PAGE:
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Title: Freedom of Market Navigation Versus Duty of Economic Rescue: The U.S. Department of the Navy's Use of Set-Asides Parity, Discretion, and Simplified Acquisitions to Contract With Hubzone Small Businesses
Authors: Max Kidalov
Keywords: Small Business Concerns
Contract Management
Issue Date: 5-May-2016
Publisher: Acquisition Research Program
Citation: Published--Unlimited Distribution
Series/Report no.: Small Business
Abstract: Since March 1999, the Department of the Navy (DoN) has had an important shore duty: to exercise its purchasing freedoms and powers in ways that will channel government contracts to small business concerns (SBCs) locating and hiring in Historically Underutilized Business Zones (HUBZones). Under the Small Business Act, the HUBZone Program provides these firms with contracting assistance, notably, competitive and sole sources set-asides. In 2005, this assistance was expanded to FAR Part 13 Simplified Acquisition Procedures. The federal government must also spend at least 3% of its prime contract dollars with HUBZone SBCs. During fiscal years 2006-2015, DoN's HUBZone goal achievements experienced a brief dramatic growth followed by a full-circle decline to the decade-old spending and percentile levels. Academic and legal policy literature offers many possible reasons for this unfortunate U-turn. The HUBZone Program's design was often criticized on the grounds that it impedes creating and finding capable and eligible firms; that it may reward already-successful or overly-costly contractors; that it hurts the government's ability to meet its duties to other socioeconomic programs, such as the 8(a) Program; that it is not strong enough to match the 8(a) Program; and that it introduces undue complexity into federal procurement. Beginning in 2011-2012, the federal HUBZone Program lost about 30% of its participants to decertification. Finally, during the first half of the last decade, the HUBZone Program triggered a constitutional stand-off between legislative, executive, and judicial branches on the Program's discretionary parity or mandatory precedence over the 8(a) SDB, WOSB, and SDVOSB programs. The DoN initially scored a judicial victory over the Small Business Administration (SBA) in favor of precedence, but changed its stance three years later with the rest of the executive branch in favor of discretion and parity. This study examines possible root causes and solutions to DoN's HUBZone contracting woes through the use of the generally accepted Cohen-Eimicke Contract Management Performance Model.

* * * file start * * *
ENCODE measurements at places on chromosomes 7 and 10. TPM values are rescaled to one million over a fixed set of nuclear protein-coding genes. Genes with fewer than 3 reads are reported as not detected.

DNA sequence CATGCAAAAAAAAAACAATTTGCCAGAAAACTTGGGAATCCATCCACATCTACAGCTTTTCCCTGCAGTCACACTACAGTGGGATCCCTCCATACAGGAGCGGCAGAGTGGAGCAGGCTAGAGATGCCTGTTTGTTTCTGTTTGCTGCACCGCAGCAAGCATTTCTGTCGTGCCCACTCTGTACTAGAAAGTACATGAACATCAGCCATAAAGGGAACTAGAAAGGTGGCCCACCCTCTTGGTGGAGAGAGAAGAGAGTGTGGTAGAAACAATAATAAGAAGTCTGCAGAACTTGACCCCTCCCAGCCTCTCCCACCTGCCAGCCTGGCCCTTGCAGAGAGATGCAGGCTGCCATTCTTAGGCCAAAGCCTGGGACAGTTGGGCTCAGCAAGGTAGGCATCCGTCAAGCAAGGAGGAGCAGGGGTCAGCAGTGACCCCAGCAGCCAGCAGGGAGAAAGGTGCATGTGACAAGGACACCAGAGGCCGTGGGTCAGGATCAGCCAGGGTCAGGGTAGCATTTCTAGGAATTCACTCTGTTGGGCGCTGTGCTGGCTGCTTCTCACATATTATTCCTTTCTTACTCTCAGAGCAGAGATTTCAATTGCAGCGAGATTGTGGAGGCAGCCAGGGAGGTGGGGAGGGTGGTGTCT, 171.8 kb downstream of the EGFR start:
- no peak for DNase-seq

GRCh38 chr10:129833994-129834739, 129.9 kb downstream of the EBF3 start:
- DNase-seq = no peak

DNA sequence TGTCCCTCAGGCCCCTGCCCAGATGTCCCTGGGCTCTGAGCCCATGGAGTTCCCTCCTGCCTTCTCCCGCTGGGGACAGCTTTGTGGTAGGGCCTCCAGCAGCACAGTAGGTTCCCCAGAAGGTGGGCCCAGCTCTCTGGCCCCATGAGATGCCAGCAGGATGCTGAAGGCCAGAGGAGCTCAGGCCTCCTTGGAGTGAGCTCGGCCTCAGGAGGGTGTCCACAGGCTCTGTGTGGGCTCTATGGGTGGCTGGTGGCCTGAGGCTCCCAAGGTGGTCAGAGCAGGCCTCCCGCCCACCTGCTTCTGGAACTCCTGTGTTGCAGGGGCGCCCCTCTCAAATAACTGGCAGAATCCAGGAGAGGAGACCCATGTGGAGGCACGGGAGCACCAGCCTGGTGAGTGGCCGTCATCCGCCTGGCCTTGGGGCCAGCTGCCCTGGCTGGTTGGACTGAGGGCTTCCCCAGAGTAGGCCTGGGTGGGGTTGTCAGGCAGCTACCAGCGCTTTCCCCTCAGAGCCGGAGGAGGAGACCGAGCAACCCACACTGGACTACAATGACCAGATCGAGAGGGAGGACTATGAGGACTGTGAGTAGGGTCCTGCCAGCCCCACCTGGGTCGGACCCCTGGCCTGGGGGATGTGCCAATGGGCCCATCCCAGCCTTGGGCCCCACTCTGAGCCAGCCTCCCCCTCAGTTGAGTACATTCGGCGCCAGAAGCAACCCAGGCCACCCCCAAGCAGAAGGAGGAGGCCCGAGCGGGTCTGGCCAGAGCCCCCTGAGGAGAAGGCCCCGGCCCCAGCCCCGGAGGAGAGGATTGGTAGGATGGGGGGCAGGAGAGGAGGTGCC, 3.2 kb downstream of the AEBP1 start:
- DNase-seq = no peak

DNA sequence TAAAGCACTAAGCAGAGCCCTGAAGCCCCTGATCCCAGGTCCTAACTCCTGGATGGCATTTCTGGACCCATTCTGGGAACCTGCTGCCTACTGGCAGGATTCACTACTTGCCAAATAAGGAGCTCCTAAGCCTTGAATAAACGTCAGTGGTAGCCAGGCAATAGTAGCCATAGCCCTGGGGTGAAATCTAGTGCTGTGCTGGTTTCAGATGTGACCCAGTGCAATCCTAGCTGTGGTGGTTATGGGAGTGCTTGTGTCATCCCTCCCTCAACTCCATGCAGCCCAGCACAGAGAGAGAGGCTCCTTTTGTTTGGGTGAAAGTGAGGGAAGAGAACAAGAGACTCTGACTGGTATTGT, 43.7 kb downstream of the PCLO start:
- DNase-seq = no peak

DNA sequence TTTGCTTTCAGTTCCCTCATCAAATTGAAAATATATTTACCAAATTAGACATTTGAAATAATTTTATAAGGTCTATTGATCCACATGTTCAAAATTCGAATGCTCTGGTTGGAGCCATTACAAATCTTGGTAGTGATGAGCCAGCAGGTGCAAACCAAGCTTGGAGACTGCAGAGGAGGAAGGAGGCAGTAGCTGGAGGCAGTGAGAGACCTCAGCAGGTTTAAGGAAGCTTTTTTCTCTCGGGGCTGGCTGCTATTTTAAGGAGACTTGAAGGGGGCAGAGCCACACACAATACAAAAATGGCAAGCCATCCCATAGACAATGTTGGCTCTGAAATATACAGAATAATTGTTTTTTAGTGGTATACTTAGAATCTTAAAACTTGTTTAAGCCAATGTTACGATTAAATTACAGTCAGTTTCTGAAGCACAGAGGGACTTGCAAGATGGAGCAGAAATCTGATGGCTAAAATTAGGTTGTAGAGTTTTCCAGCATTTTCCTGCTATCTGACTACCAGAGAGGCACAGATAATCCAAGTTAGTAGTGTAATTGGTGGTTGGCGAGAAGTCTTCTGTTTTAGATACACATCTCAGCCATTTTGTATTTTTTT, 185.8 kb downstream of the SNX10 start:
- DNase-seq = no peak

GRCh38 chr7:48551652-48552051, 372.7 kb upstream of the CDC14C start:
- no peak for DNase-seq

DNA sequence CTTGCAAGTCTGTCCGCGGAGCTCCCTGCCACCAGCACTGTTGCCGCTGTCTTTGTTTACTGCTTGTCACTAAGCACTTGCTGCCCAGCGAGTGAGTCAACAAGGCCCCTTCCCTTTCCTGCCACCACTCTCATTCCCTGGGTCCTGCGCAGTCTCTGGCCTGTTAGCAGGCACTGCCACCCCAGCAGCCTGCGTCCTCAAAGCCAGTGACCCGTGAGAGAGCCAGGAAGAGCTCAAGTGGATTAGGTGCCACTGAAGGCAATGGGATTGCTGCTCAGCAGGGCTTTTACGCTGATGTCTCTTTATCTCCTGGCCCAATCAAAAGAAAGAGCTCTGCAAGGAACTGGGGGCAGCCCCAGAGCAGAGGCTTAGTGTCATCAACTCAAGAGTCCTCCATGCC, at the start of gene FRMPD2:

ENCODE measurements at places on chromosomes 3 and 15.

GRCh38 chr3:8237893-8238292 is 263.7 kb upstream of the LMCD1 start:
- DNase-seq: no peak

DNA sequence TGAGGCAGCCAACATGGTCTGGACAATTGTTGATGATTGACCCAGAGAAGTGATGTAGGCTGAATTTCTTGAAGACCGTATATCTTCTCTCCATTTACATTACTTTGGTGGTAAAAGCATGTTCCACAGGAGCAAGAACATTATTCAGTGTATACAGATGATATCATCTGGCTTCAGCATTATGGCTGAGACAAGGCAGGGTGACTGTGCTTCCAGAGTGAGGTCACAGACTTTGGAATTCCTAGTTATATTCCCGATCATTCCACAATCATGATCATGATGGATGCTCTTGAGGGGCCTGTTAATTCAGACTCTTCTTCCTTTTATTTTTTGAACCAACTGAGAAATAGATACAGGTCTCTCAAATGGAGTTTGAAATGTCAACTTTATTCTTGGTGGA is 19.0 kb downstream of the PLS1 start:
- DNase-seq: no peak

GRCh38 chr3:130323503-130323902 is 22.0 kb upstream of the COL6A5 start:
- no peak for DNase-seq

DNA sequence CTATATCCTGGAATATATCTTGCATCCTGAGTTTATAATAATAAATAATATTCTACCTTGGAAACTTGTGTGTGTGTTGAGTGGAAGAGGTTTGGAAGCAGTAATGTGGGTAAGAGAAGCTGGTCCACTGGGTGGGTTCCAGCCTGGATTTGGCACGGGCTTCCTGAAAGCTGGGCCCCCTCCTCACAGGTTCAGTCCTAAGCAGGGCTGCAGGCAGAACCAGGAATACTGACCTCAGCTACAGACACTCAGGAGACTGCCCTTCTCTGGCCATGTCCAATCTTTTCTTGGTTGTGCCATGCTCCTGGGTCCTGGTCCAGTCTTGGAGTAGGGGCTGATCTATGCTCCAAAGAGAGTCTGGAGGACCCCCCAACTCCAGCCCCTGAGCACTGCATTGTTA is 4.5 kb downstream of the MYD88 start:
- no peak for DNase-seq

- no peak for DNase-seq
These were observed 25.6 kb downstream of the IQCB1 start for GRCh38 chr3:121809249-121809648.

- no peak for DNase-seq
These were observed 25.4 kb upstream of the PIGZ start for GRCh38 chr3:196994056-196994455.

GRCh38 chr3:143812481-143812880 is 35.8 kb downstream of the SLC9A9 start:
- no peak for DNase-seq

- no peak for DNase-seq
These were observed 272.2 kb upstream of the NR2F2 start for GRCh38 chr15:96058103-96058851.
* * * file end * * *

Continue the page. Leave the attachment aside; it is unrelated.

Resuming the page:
Description: Acquisition Management / Defense Acquisition Community Contributor
Appears in Collections:Annual Acquisition Research Symposium Proceedings & Presentations

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